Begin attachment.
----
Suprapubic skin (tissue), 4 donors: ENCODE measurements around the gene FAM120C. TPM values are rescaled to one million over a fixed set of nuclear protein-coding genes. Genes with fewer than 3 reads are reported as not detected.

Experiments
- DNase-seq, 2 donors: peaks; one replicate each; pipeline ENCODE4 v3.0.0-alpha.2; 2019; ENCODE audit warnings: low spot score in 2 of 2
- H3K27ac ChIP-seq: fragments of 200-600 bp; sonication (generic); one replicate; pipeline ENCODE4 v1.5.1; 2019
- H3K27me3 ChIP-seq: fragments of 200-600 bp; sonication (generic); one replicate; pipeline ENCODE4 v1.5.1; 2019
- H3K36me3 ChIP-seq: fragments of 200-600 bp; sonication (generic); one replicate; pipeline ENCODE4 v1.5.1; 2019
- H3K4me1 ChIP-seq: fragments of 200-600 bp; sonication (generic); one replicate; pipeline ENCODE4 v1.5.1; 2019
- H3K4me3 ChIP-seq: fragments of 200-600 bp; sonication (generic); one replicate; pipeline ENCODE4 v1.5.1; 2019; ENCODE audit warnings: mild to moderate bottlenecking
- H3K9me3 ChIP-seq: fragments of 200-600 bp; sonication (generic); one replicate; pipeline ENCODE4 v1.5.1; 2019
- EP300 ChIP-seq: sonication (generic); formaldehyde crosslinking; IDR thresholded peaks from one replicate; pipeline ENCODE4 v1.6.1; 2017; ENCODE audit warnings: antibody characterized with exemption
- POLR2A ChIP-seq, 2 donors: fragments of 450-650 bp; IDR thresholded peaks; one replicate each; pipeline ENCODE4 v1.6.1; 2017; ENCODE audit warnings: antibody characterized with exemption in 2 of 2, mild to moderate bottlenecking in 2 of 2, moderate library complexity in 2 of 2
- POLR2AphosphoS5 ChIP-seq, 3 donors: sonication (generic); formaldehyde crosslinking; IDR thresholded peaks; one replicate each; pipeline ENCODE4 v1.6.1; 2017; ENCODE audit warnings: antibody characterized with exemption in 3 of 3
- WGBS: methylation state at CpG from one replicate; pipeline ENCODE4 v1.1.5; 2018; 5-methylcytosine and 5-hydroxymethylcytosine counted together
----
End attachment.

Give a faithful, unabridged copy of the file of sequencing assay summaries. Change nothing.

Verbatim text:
Suprapubic skin (tissue), 4 donors: ENCODE measurements around the gene FAM120C. TPM values are rescaled to one million over a fixed set of nuclear protein-coding genes. Genes with fewer than 3 reads are reported as not detected.

Experiments
- DNase-seq, 2 donors: peaks; one replicate each; pipeline ENCODE4 v3.0.0-alpha.2; 2019; ENCODE audit warnings: low spot score in 2 of 2
- H3K27ac ChIP-seq: fragments of 200-600 bp; sonication (generic); one replicate; pipeline ENCODE4 v1.5.1; 2019
- H3K27me3 ChIP-seq: fragments of 200-600 bp; sonication (generic); one replicate; pipeline ENCODE4 v1.5.1; 2019
- H3K36me3 ChIP-seq: fragments of 200-600 bp; sonication (generic); one replicate; pipeline ENCODE4 v1.5.1; 2019
- H3K4me1 ChIP-seq: fragments of 200-600 bp; sonication (generic); one replicate; pipeline ENCODE4 v1.5.1; 2019
- H3K4me3 ChIP-seq: fragments of 200-600 bp; sonication (generic); one replicate; pipeline ENCODE4 v1.5.1; 2019; ENCODE audit warnings: mild to moderate bottlenecking
- H3K9me3 ChIP-seq: fragments of 200-600 bp; sonication (generic); one replicate; pipeline ENCODE4 v1.5.1; 2019
- EP300 ChIP-seq: sonication (generic); formaldehyde crosslinking; IDR thresholded peaks from one replicate; pipeline ENCODE4 v1.6.1; 2017; ENCODE audit warnings: antibody characterized with exemption
- POLR2A ChIP-seq, 2 donors: fragments of 450-650 bp; IDR thresholded peaks; one replicate each; pipeline ENCODE4 v1.6.1; 2017; ENCODE audit warnings: antibody characterized with exemption in 2 of 2, mild to moderate bottlenecking in 2 of 2, moderate library complexity in 2 of 2
- POLR2AphosphoS5 ChIP-seq, 3 donors: sonication (generic); formaldehyde crosslinking; IDR thresholded peaks; one replicate each; pipeline ENCODE4 v1.6.1; 2017; ENCODE audit warnings: antibody characterized with exemption in 3 of 3
- WGBS: methylation state at CpG from one replicate; pipeline ENCODE4 v1.1.5; 2018; 5-methylcytosine and 5-hydroxymethylcytosine counted together